Premier Christy Clark introduces UBC president Santa Ono (right) as the province’s advisor on innovation, January 2017. (B.C. government photo)

Politicians can’t direct innovation

Ottawa has 140 innovation programs, with more to come

The core of the new federal budget is an “Innovation and Skills Plan” to encourage business investment and jobs in Canada.

This is the second budget of the Justin Trudeau government, which means the second year of borrowing and spending billions for “infrastructure” with little to show for it so far. I have no argument with skills training, a must in our fast-changing economy. But what about this “innovation” business, and is it really the business of governments?

According to the latest Trudeau budget, innovation will help move Canada beyond reliance on our “rich natural resources,” and of course “grow the middle class.”

One of the headings is “Program Simplification,” which tells you where this is all going wrong.

“The Government of Canada’s vast array of innovation programs makes it difficult for business to find and secure the support they need,” it says. The more than 140 existing programs will be reviewed.

Yes, Ottawa has been trying for a long time to move us beyond “hewers of wood and drawers of water,” to use the decades-old cliché. Stephen Harper gave us a $400 million “Venture Capital Action Plan,” seed money to attract private capital to startups.

Trudeau doubled down last year with $800 million to create “clusters” of universities, business and government to spawn the next Silicon Valley. This year, Ottawa has dedicated $950 million to grow “superclusters,” which Innovation Minister Navdeep Bains assures us are “job magnets.”

Alas, Canada sucks at innovation, and producing entrepreneurs. Everything from our auto industry to our environmental movement consists mainly of American branch plants.

We’ve had a few breakout successes, like BlackBerry, but now Canadians mostly laugh at how un-cool they are. And while taxpayers’ money keeps pouring into this “vast array” of programs, business investment in research and commercialization still lags behind.

B.C.’s got innovation fever too. In January, Premier Christy Clark re-launched her “jobs plan,” a flexible beast that isn’t so much about natural gas exports right now as new technology, climate change and yes, innovation.

Clark appointed UBC president Santa Ono as the government’s chief advisor on innovation. He’s got clusters on his mind, no doubt.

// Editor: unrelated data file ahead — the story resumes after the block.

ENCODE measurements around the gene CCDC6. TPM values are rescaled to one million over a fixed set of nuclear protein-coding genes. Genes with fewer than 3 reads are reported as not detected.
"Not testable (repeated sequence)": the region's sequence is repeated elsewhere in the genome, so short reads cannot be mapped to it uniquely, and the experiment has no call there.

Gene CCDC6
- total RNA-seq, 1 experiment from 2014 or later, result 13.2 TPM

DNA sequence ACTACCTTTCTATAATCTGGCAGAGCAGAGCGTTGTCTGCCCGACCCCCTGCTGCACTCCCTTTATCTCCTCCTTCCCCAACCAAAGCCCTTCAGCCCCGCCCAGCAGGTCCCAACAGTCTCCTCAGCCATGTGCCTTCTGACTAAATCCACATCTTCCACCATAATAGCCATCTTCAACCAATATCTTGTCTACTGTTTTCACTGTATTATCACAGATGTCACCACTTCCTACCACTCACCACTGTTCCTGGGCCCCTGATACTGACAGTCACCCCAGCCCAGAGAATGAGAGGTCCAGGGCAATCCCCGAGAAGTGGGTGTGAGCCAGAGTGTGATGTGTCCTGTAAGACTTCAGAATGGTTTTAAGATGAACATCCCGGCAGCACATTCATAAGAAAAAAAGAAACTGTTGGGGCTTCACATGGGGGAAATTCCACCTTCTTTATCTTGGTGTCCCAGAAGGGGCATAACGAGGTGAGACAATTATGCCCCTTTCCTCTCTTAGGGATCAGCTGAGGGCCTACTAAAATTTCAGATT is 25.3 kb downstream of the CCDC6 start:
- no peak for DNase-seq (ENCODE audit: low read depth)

NDP leader John Horgan hasn’t shown us much on innovation yet, but give him time. It’s the hot political fashion trend this spring.

Green Party leader Andrew Weaver is clustering as we speak. He launched his “innovation and sustainable enterprise plan” in Vancouver last week, starting with an “emerging economy task force” to start work as soon as a BC Green government takes over.

There will be $20 million a year “to support ideation, mentoring and networking at post-secondary institutions,” $50 million for “business incubators” and “accelerators,” and $70 million over four years “to leverage seed or angel funding.” (No, I don’t know what ideation is either.)

The CBC had an innovation a while back, a show called Dragon’s Den. If you’ve seen it, you know the drill. Angel investors take a hard look at a new product and offer financing for part ownership.

My favourite dragon is Jim Treliving, a no-nonsense ex-RCMP officer who built Boston Pizza into a three-country empire. He doesn’t spew insults like former panelist Kevin O’Leary, he just tells would-be entrepreneurs what in his view works and what doesn’t.

So now politicians assure us they can pick winners, with our money. Here’s Innovation Minister Bains, explaining it to The Globe and Mail last week:

“Innovation is fundamentally about people. And it’s about better outcomes, better communities. It’s finding solutions so that people can live better lives.”

Right.

Tom Fletcher is B.C. legislature reporter and columnist for Black Press. Email: tfletcher@blackpress.ca Twitter: @tomfletcherbc

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